In June 2012, three men removing slag from a derelict copper mine in southwestern China fell ill with severe pneumonia and died. Six months later, researchers went spelunking in the mine—an artificial cave hewn from a hillside—in search of pathogens. After taking anal swabs from bats, rats, and musk shrews living in the cave, the team has discovered what it says is a new virus that may have felled the workers.
The presumed pathogen resembles a genus of viruses known as henipaviruses, two of which are deadly: Hendra virus, discovered 20 years ago in Australia when it started killing horses—since then, four people who came in contact with infected horses have died—and Nipah virus, the cause of periodic outbreaks in people in Southeast Asia since 1998. The third confirmed henipavirus, Cedar virus, was first reported in Australia in 2012; it does not appear to infect humans. For all three species, the animals that harbor the virus in the wild—the natural reservoir—appear to be fruit-eating bats called flying foxes.
The new virus, named Mojiang paramyxovirus (MojV) after the county in Yunnan province where it was found, joins a growing list of species that share genetic similarities with henipaviruses and members of the Paramyxoviridae family that includes henipaviruses. The bats and shrews in the Yunnan cave tested negative for the new henipa-like virus; three of nine rats were infected. “It is not totally surprising to find henipa-like sequences in rodents,” as rats are the natural reservoir for some paramyxoviruses, says Lin-Fa Wang of the Australian Animal Health Laboratory in Geelong, who was not involved in the Mojiang study. MojV “could be a ‘bridging’ virus between those in bats and rodents,” says Wang, one of the leaders of the team that discovered Cedar virus.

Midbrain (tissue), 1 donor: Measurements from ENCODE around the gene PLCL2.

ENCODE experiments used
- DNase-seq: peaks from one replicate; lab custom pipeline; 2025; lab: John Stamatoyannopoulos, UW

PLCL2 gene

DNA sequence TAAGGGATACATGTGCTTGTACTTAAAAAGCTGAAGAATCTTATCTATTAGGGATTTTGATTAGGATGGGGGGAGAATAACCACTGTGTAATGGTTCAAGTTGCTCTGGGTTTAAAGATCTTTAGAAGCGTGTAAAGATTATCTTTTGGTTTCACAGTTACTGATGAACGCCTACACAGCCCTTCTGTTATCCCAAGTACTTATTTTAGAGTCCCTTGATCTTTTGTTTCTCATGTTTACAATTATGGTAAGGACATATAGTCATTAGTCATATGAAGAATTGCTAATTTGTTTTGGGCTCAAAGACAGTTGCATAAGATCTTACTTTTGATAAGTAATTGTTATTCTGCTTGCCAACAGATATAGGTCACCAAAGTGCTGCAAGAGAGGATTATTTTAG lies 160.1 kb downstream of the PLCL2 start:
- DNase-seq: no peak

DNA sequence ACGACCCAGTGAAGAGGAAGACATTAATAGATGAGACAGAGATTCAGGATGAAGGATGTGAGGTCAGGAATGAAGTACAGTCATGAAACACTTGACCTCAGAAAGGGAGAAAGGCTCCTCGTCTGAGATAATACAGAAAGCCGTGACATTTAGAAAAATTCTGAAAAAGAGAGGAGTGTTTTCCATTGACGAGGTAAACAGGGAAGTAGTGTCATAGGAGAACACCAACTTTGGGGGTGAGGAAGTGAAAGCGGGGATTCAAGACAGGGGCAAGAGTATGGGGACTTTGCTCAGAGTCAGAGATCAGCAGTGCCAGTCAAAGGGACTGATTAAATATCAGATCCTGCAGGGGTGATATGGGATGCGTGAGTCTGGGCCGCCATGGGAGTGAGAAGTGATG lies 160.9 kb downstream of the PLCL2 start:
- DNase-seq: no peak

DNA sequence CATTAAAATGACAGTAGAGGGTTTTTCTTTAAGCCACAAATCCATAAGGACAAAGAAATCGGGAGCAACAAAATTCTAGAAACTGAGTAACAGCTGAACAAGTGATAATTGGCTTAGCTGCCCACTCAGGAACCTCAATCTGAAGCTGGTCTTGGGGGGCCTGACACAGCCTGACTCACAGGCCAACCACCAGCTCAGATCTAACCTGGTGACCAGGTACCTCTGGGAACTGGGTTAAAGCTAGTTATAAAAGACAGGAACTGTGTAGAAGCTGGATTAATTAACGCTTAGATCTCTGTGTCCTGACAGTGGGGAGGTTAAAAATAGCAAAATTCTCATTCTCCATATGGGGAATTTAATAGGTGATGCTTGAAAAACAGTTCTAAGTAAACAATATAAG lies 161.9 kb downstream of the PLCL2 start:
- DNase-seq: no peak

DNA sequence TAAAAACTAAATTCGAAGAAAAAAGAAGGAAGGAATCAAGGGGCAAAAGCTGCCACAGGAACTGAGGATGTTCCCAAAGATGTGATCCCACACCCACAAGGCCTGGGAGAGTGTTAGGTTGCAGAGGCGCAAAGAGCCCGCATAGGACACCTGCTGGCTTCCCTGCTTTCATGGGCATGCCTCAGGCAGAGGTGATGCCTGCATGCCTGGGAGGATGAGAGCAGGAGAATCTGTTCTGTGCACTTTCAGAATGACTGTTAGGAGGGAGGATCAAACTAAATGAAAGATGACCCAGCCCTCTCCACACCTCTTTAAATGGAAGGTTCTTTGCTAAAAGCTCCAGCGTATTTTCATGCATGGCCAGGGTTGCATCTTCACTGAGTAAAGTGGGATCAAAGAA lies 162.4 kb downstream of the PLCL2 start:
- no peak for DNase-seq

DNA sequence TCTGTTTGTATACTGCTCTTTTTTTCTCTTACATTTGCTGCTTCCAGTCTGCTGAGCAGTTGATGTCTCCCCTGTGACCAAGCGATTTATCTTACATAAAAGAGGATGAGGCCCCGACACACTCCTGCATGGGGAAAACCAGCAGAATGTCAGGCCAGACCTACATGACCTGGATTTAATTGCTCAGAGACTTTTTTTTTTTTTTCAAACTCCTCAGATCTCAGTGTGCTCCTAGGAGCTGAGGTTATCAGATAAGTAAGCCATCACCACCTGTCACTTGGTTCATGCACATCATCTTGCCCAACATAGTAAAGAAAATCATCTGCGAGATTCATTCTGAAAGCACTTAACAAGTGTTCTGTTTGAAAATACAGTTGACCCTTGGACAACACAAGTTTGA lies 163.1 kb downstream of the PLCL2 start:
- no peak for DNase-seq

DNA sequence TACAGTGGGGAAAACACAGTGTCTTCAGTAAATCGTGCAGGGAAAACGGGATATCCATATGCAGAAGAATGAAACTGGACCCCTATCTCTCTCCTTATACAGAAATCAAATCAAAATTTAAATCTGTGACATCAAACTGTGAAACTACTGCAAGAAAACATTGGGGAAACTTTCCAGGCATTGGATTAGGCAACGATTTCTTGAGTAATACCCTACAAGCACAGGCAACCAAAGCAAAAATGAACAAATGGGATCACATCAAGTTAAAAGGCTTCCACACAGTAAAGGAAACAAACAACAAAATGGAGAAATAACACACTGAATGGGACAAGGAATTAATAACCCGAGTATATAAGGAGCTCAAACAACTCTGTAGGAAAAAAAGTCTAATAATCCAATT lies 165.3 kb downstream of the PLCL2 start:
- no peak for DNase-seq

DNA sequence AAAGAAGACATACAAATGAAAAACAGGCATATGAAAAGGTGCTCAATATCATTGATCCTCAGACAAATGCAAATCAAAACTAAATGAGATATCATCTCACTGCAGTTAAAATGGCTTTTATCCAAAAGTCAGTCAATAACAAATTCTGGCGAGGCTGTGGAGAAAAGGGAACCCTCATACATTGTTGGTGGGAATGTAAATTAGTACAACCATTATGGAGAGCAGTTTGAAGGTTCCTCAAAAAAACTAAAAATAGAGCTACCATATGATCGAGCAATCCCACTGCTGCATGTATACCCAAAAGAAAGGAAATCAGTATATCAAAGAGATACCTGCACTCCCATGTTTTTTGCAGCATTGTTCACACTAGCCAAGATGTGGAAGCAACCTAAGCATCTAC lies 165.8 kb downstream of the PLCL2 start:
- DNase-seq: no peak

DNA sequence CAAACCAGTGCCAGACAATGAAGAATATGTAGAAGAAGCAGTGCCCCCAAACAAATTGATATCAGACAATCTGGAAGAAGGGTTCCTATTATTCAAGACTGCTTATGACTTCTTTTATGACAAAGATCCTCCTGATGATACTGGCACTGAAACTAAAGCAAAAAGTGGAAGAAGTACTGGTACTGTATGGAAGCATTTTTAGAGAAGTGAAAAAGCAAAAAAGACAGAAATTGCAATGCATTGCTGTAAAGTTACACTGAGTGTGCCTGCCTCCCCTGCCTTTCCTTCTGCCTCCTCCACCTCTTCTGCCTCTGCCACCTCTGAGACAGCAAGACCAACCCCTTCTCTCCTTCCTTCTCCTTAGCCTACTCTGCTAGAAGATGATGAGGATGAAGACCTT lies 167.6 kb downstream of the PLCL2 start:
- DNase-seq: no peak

The three victims in Yunnan succumbed long before scientists arrived on the scene, so “we have not established a direct relationship between human infection and MojV,” says Qi Jin, director of the State Key Laboratory for Molecular Virology and Genetic Engineering in Beijing, and leader of the new work, reported in the June issue of Emerging Infectious Diseases. The new virus and any relatives, if they exist, are keeping a low profile. Jin’s team sampled bats from the cave in Mojiang a second time and again came up empty. More recently, he says, a “systemic viral survey” in 38 bat species across China conducted by his team failed to turn up any henipaviruses. He believes rodents should be further investigated as potential wildlife reservoirs of henipavirus. But for the time being, Jin says, MojV is “more likely a curiosity.”
*Correction, 21 March, 11:28 a.m.: The original version of this article did not contain a link to the research paper. We have corrected this.